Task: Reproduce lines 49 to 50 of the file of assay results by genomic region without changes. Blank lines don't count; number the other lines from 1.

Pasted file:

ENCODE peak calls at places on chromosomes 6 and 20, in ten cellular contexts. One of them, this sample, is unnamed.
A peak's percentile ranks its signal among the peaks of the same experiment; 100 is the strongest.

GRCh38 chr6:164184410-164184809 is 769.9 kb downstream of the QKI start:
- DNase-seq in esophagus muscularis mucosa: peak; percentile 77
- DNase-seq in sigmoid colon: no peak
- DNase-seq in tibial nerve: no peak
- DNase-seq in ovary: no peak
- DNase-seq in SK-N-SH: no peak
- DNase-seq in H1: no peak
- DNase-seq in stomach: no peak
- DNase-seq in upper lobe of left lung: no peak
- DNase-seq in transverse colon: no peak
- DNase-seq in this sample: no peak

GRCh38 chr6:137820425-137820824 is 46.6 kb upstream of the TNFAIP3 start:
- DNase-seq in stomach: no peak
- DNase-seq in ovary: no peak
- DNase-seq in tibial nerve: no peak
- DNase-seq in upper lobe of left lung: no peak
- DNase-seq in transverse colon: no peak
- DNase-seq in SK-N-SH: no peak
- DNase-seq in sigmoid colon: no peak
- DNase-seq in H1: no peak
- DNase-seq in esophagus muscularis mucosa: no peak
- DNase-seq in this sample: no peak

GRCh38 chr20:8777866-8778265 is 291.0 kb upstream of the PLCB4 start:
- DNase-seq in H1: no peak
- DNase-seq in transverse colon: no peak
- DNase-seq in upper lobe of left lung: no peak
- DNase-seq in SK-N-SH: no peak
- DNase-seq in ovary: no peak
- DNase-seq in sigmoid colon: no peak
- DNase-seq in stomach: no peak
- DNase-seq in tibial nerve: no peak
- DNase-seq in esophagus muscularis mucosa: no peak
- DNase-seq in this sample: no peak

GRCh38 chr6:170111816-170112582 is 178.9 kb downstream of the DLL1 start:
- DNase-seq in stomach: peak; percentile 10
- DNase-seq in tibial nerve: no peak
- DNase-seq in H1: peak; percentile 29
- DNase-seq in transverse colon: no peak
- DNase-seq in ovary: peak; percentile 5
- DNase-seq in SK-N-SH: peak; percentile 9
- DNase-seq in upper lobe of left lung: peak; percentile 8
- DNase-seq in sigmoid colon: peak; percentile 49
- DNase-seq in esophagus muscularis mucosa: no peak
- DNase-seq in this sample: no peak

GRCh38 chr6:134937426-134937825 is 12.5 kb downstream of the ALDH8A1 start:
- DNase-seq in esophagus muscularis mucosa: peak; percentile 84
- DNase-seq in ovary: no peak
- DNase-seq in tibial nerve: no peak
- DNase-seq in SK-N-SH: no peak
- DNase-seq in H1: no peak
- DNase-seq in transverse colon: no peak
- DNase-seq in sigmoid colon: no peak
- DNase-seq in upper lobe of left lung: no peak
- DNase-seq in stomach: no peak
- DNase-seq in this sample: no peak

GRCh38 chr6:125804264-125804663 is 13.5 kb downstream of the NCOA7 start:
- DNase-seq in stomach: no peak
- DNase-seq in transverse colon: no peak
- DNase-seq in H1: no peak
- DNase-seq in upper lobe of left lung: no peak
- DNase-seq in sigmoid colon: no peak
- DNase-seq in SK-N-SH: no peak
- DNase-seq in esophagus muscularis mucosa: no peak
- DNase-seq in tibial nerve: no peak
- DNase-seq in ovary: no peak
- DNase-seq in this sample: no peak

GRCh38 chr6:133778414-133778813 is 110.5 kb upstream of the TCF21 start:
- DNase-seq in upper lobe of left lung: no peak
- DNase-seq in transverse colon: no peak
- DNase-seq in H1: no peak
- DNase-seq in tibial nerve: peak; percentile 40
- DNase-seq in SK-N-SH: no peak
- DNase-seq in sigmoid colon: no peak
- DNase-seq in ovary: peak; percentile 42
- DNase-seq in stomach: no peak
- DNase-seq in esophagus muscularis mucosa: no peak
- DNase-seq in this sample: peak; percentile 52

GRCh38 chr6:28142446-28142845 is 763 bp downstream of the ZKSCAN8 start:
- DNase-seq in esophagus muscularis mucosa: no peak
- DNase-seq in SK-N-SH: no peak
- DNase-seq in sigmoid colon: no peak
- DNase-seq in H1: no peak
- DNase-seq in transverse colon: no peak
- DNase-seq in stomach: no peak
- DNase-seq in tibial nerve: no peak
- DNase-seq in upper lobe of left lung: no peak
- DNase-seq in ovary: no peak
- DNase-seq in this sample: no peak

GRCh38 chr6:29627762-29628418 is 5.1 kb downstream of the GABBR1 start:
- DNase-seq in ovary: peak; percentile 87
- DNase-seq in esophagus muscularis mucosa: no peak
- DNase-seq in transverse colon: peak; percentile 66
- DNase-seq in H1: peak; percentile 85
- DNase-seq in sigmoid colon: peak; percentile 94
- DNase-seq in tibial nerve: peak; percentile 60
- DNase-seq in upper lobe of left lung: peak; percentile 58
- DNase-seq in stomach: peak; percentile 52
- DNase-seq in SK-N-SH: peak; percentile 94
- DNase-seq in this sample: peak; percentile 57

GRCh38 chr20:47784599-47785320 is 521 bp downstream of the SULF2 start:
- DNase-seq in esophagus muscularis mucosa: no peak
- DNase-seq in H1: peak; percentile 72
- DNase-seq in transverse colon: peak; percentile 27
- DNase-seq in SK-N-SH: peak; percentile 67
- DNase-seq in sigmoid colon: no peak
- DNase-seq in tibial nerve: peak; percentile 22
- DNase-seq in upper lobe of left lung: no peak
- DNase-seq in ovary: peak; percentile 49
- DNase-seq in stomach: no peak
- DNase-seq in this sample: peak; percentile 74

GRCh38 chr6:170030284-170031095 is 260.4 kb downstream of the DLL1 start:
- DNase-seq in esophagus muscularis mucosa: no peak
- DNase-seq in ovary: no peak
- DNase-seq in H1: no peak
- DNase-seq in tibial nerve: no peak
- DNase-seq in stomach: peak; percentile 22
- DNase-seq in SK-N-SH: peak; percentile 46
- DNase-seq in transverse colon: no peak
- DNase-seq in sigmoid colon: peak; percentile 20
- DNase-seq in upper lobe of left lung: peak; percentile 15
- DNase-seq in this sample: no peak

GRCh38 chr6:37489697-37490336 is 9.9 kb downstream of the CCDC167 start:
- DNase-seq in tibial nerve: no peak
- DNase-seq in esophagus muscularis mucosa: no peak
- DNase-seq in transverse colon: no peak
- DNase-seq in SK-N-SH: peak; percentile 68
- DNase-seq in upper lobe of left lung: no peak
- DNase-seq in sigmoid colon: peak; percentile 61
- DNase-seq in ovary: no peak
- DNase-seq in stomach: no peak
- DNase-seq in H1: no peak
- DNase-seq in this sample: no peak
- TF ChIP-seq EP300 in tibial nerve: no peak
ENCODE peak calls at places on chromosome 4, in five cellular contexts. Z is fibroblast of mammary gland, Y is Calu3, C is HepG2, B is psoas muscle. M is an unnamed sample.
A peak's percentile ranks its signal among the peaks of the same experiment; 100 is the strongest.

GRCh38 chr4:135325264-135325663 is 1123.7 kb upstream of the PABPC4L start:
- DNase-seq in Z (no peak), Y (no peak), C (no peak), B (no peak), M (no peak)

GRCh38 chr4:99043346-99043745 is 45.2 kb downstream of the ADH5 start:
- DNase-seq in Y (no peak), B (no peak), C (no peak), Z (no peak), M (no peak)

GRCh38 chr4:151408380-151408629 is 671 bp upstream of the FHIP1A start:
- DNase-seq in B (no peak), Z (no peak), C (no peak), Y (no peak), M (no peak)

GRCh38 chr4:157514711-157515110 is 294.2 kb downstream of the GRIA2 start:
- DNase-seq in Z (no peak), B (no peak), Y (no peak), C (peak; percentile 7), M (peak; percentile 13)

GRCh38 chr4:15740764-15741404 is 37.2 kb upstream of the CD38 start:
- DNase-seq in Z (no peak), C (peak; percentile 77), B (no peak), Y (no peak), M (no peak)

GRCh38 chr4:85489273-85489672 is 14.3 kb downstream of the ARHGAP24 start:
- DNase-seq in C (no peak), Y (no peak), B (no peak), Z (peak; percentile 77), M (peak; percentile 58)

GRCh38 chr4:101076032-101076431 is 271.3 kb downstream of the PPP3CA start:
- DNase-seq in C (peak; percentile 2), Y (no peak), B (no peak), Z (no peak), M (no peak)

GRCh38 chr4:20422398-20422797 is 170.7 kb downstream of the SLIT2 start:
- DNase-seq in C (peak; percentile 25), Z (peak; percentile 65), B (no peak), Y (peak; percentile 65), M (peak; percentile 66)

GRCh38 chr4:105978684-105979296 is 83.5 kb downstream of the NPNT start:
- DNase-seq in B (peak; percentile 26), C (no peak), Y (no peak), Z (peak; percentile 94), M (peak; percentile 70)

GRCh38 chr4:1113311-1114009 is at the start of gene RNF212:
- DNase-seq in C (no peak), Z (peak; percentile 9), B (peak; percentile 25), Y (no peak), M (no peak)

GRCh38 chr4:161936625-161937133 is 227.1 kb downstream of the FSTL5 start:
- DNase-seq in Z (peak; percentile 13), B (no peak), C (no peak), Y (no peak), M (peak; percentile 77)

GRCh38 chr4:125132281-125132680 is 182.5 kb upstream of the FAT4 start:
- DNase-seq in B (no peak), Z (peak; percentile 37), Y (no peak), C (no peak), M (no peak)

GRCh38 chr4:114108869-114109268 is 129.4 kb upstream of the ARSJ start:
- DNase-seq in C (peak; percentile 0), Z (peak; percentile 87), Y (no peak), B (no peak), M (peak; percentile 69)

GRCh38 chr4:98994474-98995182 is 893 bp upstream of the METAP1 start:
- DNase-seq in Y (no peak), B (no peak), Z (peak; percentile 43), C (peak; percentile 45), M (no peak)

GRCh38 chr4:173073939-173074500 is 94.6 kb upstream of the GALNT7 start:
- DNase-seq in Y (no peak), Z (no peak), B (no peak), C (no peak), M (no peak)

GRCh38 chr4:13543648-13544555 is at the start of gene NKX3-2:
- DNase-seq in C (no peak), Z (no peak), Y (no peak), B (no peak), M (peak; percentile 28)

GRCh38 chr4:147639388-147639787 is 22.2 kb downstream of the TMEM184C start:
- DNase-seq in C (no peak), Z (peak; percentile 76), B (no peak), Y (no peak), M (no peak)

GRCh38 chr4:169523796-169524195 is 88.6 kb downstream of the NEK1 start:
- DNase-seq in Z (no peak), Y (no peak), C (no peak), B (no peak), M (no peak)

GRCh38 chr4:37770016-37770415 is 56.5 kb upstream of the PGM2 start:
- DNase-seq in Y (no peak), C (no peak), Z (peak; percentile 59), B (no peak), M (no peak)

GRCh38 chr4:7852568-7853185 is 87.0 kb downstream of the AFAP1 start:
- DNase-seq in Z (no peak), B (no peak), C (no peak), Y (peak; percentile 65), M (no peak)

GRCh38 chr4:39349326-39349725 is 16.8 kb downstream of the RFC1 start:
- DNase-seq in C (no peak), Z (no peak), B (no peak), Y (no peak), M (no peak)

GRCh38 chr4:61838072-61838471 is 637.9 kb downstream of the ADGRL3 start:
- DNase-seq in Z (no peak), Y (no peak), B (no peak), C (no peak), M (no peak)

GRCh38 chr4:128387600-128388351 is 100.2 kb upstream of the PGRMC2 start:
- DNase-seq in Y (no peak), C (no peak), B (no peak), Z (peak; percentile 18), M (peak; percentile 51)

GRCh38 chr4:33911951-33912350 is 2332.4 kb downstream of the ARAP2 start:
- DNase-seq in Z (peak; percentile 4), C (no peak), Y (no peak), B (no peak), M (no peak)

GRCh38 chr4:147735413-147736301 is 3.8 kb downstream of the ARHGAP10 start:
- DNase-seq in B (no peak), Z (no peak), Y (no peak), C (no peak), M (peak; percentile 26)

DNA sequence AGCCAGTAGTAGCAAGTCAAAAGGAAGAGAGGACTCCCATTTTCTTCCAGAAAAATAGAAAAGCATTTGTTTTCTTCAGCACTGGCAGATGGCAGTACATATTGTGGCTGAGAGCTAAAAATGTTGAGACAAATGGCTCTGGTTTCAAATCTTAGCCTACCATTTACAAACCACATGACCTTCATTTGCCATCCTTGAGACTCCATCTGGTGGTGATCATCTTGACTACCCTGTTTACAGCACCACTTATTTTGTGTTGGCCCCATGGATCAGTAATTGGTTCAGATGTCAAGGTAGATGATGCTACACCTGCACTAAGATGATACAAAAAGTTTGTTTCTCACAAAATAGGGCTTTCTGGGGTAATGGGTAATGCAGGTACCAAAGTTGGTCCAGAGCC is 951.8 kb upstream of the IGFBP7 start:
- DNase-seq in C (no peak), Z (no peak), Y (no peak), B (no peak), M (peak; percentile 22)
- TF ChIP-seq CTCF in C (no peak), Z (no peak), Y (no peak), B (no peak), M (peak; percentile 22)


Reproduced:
- DNase-seq in ovary: no peak
- DNase-seq in tibial nerve: no peak